The Shadow Cabinet by Maureen Johnson
So I say that Stephen remains an important character in the series but as readers will remember, he died at the end of the last book! Which was shocking but I was okay with, in a series that deals with ghosts it didn't feel like it came out of nowhere simply to gut-punch the readers, but it is at the heart of all of my complaints about this book. Since we are now in the third of four books (hurray, two middle, weaker books instead of one!) it's becoming increasingly hard to talk about what I like and dislike without specific spoilers so this will be a spoiler-filled review, stop here if you don't want that.
Moving forward then, in the last book Stephen dies and in this book he comes back, not as a ghost but as a person. I often comment that it's hard to make a middle book feel important, like it's not just killing time for the plot to wrap in the third book (since with book series you're literally trying to pull off stories-within-stories) but with that twist it practically cancels out almost all of the important plot points in two books! Yes we meet some new characters, including what I suppose are our final villains*, but in the end I'm sure all of the important parts will go to Rory and Stephen, this is a series that has main characters and side characters, not an ensemble cast, so ultimately having new characters doesn't really change it at all (even if the new girl is likable the way a puppy is likable).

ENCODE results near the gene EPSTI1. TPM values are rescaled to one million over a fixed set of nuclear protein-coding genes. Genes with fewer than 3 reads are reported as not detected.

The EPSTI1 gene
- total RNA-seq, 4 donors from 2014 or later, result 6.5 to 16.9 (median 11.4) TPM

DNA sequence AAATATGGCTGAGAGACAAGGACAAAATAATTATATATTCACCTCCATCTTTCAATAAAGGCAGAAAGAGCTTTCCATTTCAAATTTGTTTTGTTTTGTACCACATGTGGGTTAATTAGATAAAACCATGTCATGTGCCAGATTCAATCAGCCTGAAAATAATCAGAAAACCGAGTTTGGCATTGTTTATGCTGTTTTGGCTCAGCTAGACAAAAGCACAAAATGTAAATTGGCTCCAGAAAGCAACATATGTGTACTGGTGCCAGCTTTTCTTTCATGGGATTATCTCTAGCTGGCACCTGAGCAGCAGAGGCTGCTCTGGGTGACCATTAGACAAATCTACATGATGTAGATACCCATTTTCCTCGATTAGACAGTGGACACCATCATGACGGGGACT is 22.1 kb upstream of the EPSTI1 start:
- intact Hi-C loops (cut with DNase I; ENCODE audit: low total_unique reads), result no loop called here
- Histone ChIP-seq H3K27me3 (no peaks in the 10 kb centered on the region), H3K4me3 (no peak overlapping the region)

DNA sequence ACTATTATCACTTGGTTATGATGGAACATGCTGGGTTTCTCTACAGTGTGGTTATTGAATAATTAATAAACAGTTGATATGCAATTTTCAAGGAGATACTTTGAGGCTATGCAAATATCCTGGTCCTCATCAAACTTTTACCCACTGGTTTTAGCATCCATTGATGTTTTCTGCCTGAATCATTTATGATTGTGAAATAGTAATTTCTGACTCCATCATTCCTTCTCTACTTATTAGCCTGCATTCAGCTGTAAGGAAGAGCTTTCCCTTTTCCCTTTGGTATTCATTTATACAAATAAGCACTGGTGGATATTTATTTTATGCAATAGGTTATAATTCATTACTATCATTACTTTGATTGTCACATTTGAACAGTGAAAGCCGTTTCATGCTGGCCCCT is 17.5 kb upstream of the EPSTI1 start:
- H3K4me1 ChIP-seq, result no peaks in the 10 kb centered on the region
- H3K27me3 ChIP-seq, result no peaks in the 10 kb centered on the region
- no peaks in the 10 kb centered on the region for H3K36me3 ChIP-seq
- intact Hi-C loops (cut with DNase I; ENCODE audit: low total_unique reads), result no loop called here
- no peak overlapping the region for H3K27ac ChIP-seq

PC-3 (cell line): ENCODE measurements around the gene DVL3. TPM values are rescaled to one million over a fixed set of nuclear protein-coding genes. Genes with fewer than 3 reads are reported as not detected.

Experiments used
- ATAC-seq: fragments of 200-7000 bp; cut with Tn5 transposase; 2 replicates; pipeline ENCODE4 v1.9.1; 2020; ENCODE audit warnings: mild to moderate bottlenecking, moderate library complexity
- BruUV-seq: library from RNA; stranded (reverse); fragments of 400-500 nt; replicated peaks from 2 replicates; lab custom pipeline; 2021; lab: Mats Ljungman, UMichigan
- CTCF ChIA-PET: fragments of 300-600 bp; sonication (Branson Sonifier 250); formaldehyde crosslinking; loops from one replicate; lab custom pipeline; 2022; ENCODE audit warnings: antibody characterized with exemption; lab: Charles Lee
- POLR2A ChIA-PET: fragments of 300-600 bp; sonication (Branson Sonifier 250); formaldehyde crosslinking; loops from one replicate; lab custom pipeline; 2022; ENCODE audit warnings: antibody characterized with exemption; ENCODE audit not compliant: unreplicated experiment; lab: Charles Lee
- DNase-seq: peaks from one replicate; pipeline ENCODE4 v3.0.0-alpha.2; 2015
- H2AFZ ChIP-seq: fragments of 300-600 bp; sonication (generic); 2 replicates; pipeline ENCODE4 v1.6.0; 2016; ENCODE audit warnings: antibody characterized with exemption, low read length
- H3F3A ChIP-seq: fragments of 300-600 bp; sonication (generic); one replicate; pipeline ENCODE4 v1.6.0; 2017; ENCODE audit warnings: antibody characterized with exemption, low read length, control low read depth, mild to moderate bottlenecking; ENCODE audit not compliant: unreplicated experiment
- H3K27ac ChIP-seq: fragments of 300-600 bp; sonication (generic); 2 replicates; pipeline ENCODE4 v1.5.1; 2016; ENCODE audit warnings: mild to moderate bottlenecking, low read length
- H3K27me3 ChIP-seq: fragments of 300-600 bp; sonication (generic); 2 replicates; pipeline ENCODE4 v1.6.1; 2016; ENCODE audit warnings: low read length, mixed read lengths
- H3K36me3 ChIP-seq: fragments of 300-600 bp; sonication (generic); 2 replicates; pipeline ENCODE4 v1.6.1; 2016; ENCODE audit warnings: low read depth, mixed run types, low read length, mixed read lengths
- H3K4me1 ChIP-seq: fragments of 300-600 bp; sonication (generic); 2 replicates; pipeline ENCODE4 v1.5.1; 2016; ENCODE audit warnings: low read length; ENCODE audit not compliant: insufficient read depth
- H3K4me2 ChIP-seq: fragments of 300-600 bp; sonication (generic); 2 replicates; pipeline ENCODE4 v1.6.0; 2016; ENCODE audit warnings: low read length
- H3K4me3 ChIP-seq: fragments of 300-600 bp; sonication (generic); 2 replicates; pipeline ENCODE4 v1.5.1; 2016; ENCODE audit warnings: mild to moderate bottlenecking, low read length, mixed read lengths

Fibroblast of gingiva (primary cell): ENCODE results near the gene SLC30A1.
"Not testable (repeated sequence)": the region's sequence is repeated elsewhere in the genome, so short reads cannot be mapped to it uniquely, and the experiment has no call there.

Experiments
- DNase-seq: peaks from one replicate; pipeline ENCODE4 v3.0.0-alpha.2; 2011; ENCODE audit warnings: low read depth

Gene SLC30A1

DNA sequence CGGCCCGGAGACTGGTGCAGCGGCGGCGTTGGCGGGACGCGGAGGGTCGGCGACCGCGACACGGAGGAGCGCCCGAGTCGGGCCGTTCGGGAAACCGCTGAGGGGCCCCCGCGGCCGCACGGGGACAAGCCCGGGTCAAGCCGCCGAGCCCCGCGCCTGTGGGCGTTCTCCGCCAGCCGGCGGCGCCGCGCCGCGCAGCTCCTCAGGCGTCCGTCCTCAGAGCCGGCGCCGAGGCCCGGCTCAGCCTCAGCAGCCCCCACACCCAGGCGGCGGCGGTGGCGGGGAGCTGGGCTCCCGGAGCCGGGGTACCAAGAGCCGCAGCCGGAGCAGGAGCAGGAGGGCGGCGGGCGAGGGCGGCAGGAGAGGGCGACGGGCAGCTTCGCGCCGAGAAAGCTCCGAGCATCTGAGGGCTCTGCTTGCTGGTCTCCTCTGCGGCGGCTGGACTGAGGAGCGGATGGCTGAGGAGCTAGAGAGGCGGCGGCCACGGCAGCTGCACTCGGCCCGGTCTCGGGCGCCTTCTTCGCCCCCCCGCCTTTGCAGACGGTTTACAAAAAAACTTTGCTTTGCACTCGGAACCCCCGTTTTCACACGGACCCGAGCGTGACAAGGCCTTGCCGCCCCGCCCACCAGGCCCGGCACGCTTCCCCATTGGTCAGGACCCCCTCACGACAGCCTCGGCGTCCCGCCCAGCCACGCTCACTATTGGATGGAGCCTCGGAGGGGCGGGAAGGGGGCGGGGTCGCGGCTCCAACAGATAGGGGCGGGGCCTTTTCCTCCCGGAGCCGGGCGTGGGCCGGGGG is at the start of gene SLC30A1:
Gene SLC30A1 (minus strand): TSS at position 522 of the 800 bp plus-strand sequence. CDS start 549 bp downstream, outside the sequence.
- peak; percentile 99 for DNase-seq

The way Stephen is revived is a bit of a strange thing, half on accident half on purpose it's something that does have precedent in the book but only occurs a hundred or so pages earlier, if that. At first I was willing to forgive the book, "there's no way they could've known that they were doing something very unusual" but then, the story decides to get a bit more complicated. Stephen reveals some things about the titular shadow cabinet to Rory and by that measure yes, information or at least a theory of what they did should have been out there and Stephen should have been passing that information around. This isn't a water-tight idea, everything happened so fast with his death after all, but I was only willing to let this huge, complicated coincidence slide as long as there was no way the characters could have known better and nope, there was a way. Add in the fact that Rory immediately forgets all of this important information (I hate it when a reader knows information that the characters don't in this manner, don't pit the reader against the characters like that!) and I was left feeling very disgruntled.
I do feel like this was a stronger book than the second book, flowed a bit better, expanded the world and let the characters react to it more instead of trying to keep them more limited in the second book, but it did have a number of logical ("fridge logic" according to tvtropes) problems and it's really struggling now to balance aspects of the real-world (trying to keep up the charade that Rory is kidnapped) without restraining the plot. My hopes for the final book aren't really high at this point, I'll settle for a satisfactory ending instead of a spectacular one, but I do plan on reading it reasonably soon after the release just to see what craziness it includes.
*I'm not that fond of them since they appear to be just crazy for the sake of being crazy, if I was watching an anime that was clearly very beholden to it's production committee and having a hard time being "distinct" but "safe", that had moments of first rate animation and a third rate plot, these are the kind of villains I would expect to see.